Twitter and the New York Times both get hacked

Both Twitter and the New York Times suffered serious site issues following an attack by hackers claiming to represent a group called the Syrian Electronic Army.

The first to fall was the New York Times website as users began reporting difficulties accessing the site and some reporting they were being redirected to a Syrian web domain when they tried to access the NYT website. The company responded, providing a mirror link to a backup of the site that was unaffected by the outage. The issue was not resolved for at least 3 hours.

In a Facebook post, the NY Times explained that the site went offline as a result of an attack on their domain name registrar, Melbourne IT.

NYTFB

Then Twitter began experiencing issues after the Syrian Electronic Army claimed to have gained access to their DNS records and made changes. As a result, a large volume of images were unavailable across Twitter’s platform. The company confirmed the attack on their Twitter Status blog saying their image host URL had been compromised,

“At 20:49 UTC, our DNS provider experienced an issue in which it appears DNS records for various organizations were modified, including one of Twitter’s domains used for image serving, twimg.com. Viewing of images and photos was sporadically impacted. By 22:29 UTC, the original domain record for twimg.com was restored.  No Twitter user information was affected by this incident.”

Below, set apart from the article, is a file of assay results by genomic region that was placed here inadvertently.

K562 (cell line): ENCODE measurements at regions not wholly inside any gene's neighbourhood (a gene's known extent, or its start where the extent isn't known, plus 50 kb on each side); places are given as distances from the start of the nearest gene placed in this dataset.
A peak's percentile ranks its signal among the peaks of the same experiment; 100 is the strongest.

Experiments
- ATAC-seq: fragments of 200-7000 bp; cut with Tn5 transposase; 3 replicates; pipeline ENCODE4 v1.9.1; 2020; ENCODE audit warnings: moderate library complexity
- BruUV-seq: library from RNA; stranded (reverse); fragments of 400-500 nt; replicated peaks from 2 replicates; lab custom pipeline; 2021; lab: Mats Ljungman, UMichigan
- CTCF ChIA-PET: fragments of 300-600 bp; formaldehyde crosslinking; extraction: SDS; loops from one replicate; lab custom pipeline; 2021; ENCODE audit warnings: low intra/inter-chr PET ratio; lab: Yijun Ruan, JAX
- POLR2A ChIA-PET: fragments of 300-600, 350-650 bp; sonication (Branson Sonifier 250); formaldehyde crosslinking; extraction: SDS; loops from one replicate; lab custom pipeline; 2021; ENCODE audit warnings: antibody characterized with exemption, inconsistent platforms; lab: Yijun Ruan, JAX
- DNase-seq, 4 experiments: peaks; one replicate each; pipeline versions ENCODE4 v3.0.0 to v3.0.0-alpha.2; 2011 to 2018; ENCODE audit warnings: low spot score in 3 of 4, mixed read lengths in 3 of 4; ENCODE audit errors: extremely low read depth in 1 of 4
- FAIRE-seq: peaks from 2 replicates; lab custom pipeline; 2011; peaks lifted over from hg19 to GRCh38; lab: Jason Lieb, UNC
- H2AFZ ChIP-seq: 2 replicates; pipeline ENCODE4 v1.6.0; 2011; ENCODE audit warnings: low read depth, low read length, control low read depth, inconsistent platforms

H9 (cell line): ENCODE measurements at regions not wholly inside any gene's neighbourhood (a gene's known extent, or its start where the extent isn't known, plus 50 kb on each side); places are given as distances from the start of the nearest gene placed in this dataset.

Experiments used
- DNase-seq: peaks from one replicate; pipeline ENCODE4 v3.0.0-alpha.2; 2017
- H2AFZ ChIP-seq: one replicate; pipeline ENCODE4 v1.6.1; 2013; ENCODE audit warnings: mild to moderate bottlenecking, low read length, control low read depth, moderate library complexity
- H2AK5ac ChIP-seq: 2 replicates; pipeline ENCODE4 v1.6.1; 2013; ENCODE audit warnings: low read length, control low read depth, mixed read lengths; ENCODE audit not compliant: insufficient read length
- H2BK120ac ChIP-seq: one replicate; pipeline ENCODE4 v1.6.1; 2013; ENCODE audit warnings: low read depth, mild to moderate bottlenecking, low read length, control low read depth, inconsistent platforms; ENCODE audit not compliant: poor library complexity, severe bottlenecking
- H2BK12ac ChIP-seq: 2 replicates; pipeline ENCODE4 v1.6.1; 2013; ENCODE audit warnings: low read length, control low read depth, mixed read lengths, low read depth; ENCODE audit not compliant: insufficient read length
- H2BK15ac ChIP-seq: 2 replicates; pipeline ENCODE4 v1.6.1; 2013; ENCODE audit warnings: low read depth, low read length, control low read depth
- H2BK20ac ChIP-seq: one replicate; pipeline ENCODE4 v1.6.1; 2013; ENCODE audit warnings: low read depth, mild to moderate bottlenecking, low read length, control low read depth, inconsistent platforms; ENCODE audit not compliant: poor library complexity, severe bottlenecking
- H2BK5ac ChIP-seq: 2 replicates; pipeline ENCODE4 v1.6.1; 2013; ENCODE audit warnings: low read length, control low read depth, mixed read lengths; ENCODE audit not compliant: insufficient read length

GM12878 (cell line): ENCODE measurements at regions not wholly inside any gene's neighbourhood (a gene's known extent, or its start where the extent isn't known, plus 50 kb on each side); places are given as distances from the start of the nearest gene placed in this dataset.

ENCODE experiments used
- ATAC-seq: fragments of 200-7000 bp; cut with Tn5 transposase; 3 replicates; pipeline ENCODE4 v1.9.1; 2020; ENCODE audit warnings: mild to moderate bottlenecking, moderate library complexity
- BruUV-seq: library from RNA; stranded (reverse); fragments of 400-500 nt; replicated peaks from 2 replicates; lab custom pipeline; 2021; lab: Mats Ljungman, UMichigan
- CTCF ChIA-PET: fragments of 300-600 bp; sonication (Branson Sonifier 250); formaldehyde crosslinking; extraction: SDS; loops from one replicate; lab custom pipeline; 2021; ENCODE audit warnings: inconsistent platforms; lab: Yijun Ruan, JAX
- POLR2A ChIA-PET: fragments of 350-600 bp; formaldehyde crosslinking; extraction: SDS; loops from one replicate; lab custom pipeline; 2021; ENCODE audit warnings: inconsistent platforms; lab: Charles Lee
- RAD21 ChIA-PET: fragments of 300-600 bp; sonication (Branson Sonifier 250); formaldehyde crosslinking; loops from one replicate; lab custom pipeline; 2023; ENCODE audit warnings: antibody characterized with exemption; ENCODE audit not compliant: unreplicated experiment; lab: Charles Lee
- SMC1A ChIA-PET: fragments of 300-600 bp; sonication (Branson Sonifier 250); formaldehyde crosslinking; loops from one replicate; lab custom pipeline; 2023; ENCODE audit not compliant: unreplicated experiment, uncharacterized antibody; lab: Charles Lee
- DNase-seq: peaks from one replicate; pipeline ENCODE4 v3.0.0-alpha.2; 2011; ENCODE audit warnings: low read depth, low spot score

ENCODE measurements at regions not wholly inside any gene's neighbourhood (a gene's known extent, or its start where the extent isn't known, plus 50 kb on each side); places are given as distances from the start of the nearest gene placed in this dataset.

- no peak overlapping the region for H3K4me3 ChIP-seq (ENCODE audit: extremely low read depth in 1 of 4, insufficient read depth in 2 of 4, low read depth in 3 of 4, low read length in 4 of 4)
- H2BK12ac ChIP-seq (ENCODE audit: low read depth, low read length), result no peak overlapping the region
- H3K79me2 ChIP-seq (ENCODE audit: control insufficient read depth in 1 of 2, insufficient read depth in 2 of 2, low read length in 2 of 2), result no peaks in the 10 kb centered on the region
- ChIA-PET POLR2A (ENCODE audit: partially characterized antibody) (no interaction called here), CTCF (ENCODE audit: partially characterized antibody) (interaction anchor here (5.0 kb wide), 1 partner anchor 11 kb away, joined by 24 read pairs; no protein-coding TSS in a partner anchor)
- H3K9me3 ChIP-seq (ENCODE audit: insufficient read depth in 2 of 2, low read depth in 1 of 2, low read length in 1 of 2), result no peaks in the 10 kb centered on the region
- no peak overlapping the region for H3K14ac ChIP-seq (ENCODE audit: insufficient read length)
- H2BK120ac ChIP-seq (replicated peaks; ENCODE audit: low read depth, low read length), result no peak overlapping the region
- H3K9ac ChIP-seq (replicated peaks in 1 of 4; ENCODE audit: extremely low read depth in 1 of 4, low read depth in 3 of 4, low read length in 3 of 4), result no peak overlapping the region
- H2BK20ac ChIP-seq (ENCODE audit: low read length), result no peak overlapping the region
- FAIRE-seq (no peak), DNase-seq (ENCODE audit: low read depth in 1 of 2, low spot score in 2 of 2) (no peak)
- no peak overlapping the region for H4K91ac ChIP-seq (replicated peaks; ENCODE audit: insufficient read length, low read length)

At the time of publication, a large number of images on Twitter are still unavailable.

The hacks are the latest in a spate of high profile attacks in recent times, with the SEA claiming responsibility for a number of major Twitter account hacks including Reuters, the Financial Times, the Guardian and the Associated Press.

However, gaining access to DNS and registration details marks a worrying escalation, with the potential security and privacy implications being much more severe than simply hijacking a Twitter account. If attacks on this scale continue, it poses a massive risk not only to the company involved but to each and every user who visits the affected sites. It’s no longer just site security that might be compromised, it’s personal security.

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